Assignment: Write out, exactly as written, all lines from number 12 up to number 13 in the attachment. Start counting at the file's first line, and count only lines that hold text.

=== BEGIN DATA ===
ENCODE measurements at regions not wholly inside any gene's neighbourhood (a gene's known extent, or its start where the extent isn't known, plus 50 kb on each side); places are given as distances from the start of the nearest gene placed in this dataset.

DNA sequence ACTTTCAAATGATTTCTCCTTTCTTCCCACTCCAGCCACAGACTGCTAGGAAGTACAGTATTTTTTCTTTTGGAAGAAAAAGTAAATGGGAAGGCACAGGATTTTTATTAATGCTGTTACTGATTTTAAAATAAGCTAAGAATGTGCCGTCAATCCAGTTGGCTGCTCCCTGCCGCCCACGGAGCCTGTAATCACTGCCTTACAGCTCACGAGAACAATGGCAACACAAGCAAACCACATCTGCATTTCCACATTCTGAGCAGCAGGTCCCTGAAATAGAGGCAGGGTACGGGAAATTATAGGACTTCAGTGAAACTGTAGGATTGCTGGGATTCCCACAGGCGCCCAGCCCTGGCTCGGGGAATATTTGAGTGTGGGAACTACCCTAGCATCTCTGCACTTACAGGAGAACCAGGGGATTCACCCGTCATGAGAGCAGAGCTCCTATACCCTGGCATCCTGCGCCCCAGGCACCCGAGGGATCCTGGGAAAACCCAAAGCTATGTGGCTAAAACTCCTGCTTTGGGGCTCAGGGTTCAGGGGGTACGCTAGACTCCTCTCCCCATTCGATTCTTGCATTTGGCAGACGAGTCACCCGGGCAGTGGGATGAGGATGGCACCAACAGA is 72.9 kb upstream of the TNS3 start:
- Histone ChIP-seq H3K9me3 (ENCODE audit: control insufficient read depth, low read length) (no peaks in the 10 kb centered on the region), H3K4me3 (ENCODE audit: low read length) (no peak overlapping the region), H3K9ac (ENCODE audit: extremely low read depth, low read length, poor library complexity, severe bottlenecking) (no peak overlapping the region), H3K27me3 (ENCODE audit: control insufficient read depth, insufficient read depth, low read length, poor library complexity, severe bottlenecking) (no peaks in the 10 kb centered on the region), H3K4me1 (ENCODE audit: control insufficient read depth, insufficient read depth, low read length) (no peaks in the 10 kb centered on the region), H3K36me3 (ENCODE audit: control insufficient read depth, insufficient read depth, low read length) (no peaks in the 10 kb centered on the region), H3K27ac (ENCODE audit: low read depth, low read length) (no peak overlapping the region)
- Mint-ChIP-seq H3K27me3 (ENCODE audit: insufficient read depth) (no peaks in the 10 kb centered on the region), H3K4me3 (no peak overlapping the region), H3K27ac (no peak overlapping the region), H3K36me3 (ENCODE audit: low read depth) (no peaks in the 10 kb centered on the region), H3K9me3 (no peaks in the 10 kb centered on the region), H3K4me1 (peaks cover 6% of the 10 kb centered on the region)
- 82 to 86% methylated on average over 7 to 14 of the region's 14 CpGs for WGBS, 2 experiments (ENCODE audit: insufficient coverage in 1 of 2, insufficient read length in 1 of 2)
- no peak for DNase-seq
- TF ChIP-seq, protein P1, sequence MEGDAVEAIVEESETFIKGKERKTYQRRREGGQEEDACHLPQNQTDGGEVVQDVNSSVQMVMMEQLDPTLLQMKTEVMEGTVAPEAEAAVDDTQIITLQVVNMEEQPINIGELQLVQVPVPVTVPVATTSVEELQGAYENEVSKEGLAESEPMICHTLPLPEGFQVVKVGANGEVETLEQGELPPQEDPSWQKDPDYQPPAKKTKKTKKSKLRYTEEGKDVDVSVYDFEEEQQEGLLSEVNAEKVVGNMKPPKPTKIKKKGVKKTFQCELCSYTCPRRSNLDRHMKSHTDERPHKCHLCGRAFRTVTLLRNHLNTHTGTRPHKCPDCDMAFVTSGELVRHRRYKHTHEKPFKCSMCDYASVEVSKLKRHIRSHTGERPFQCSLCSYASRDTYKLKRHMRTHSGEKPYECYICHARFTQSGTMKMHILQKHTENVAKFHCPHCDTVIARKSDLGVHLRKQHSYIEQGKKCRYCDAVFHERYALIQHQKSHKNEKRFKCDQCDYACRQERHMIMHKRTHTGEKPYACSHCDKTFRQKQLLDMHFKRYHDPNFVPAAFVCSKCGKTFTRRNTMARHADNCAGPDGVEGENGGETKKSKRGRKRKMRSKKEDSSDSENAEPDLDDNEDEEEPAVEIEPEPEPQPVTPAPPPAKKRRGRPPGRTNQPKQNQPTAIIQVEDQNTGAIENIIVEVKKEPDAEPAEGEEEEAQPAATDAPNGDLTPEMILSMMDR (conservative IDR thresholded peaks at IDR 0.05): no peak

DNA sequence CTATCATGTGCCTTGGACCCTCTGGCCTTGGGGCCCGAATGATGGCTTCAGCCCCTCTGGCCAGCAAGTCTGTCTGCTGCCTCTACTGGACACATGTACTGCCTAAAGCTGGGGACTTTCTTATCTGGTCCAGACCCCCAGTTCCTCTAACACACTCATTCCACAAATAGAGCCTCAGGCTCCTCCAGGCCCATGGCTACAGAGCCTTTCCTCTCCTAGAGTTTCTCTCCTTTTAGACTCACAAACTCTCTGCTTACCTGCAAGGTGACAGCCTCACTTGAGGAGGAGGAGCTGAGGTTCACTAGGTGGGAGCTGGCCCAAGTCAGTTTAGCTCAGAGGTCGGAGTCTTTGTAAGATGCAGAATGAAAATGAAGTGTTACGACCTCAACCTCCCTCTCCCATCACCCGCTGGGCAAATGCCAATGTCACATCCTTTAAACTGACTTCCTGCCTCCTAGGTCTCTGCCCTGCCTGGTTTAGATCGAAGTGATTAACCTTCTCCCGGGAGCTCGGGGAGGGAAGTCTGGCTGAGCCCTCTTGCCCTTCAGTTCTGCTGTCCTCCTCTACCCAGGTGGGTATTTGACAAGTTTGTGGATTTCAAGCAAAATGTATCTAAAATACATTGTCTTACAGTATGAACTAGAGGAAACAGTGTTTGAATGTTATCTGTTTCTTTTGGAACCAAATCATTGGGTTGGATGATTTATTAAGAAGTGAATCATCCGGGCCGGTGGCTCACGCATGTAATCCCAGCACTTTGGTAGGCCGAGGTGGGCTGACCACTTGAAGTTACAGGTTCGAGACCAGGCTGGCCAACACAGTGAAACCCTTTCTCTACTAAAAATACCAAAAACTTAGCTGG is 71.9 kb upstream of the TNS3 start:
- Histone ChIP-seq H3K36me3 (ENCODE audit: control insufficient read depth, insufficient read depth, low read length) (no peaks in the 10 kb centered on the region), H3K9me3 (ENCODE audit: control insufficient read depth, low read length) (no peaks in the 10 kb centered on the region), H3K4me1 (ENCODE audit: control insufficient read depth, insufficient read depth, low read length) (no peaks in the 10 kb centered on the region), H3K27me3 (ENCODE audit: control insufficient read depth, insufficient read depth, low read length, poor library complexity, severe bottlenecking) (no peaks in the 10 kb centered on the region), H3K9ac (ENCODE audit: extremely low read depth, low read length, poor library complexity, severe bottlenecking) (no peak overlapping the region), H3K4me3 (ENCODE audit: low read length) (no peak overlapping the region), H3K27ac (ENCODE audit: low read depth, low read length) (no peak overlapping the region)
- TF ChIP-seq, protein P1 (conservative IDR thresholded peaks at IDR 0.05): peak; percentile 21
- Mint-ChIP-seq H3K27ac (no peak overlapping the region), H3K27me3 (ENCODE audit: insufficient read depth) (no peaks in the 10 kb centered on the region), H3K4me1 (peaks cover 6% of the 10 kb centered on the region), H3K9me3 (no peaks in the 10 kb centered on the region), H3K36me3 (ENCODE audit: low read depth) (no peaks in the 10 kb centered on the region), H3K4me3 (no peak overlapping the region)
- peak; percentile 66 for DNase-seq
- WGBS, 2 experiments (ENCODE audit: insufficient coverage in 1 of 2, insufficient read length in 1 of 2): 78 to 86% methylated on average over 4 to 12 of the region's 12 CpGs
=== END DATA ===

- peak; percentile 66 for DNase-seq
- WGBS, 2 experiments (ENCODE audit: insufficient coverage in 1 of 2, insufficient read length in 1 of 2): 78 to 86% methylated on average over 4 to 12 of the region's 12 CpGs